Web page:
Theres been a bunch of hype on both. If youre a marketer which should you try? This post offers some advice for businesses and marketers curious about these new services based on my own experience as a user and research emerging from around the online world.
Foursquare " for those who havent tried it " makes a game out of how you move around in your daily life. The more places you check-in at and the more times you check-in to a particular place, the more points you earn. You even become a mayor of a place if youre the person who checks in the most there. Many marketers have experimented with rewarding the mayors and those who check-in.
But to me this is the worst kind of loyalty; the kind that subsidize the already loyal. If the customer really likes you they were going to come anyway. All you did was open your pocket and say here, grab some profit!.
Dont get me wrong. Im not against rewarding the loyal. Im a big fan of creating fans. But this isnt the surprise & delight your customer type of loyalty. Those rewards dont have to cost a lot and can have great returns. Stever Robbins " The Get It Done Guy " recently offered subscribers a secret chapter to his new book. Brilliant! That makes them feel special at very little cost.
But no, this is training them to only go to the place that offers them a deal. Hence, the reward you get as a marketer isnt going to last long because if theyre going to be swayed by this, theyre going to be swayed by the next guy who comes along with a slightly better Foursquare deal. Seth Godin talked about this recently suggesting that the word loyalty " as in loyalty programs " is getting misused by marketers these days as truly loyal customers are those that stick with you even if a better deal comes along.
Not surprisingly then, while McDonalds recent Foursquare trial promo boosted check-ins by Foursquare users within three days looks like traffic was back to normal and its unlikely to have any long-term effect. I took this chart from an excellent analysis Thomas Baekdal did of the promotion.
That may be because who doesnt know what eating at McDonalds is like? Its unlikely many of these people were eating there for the first time and, in fact, probably eat there fairly regularly. You probably just moved their visit from another day. What makes this even less worthwhile is that, while Foursquare has some rabid fans and impressive growth, it reaches just a fraction of a percent of people daily. Facebooks version of it " dubbed Places " may have the volume to give it more of a critical mass but that remains to be seen. Lastly, heres a link to five case studies dubbed Hits & Misses but none convinced me, so far, it was worth the effort.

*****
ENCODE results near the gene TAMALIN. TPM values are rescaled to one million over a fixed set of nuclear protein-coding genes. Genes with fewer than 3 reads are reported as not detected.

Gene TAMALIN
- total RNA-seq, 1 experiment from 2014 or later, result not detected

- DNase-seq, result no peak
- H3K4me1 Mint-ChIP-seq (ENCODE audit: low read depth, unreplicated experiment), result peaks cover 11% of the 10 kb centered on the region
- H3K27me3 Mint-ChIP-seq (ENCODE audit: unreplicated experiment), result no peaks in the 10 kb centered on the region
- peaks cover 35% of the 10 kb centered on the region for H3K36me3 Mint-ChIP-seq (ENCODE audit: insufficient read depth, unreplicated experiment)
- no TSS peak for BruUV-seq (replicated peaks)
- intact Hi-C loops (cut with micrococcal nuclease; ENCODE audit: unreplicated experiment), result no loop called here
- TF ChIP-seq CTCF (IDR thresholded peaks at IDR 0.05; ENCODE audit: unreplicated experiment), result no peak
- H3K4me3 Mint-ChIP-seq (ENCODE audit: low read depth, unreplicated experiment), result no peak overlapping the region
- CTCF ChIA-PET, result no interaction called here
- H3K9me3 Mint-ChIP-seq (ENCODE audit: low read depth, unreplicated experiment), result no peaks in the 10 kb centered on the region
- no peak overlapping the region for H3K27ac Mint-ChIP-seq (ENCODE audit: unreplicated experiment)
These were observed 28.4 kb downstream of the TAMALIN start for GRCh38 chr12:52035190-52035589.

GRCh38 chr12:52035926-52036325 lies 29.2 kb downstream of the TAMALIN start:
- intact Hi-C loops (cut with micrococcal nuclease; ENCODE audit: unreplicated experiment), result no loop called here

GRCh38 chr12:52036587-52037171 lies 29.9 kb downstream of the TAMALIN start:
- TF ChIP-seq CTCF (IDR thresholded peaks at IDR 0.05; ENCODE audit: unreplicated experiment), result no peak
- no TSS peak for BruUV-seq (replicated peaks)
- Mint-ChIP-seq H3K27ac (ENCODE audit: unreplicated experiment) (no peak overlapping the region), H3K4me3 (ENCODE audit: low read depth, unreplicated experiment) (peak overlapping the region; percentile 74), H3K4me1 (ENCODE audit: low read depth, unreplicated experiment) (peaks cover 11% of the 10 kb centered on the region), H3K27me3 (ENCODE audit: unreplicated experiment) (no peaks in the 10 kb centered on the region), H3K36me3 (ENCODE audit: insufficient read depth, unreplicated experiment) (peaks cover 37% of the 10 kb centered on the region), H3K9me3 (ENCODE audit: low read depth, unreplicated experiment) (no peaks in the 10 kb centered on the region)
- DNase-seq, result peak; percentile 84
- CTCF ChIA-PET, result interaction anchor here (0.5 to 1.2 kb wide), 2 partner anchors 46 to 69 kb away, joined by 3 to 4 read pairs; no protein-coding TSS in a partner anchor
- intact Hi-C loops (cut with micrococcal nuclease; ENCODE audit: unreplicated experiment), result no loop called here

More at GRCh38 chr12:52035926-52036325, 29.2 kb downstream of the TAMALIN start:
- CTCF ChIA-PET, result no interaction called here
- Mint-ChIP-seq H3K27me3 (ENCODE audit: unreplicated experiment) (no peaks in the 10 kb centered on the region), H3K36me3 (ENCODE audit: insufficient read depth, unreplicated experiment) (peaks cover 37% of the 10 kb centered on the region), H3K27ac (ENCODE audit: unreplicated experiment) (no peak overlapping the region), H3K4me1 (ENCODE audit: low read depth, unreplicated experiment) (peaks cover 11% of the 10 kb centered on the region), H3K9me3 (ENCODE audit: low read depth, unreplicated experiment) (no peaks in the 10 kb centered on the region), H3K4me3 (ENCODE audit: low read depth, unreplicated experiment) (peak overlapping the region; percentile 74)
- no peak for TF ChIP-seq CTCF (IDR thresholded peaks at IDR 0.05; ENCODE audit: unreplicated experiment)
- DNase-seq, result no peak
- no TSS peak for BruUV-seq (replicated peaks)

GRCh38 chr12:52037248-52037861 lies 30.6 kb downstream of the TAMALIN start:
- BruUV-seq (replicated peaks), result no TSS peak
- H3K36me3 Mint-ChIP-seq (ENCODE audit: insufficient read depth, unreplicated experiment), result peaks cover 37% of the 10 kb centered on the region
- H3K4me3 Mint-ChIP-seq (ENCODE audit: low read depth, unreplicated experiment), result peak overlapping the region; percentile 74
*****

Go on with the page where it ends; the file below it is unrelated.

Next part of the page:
Which brings me to
Groupon, on the other hand, is all about trial. It can bring a ton of business into the top of your funnel by having your business featured as the deal of the day to its hundreds of thousands rabid subscribers. The only catch is you have to offer a very deeeeeeeeep discount. Is there a chance that these people are just coupon clippers; only loyal to the next deal? Yes but consumers are all shades along a spectrum. Just because they go after the latest deal doesnt mean they wont become loyal " truly loyal " to your product if its good enough.
Just make sure it is. Because if you have a product or service that sucks, Groupon can help you go out of business faster. See these examples:
In summation, think of Foursquare like a nip of alcohol. Initially a wee bit of a stimulant, then a depressant. Groupon meanwhile is like Red Bull: a good jolt to the system but one that could have leave you sleepless if you take too much.
Hope this helps.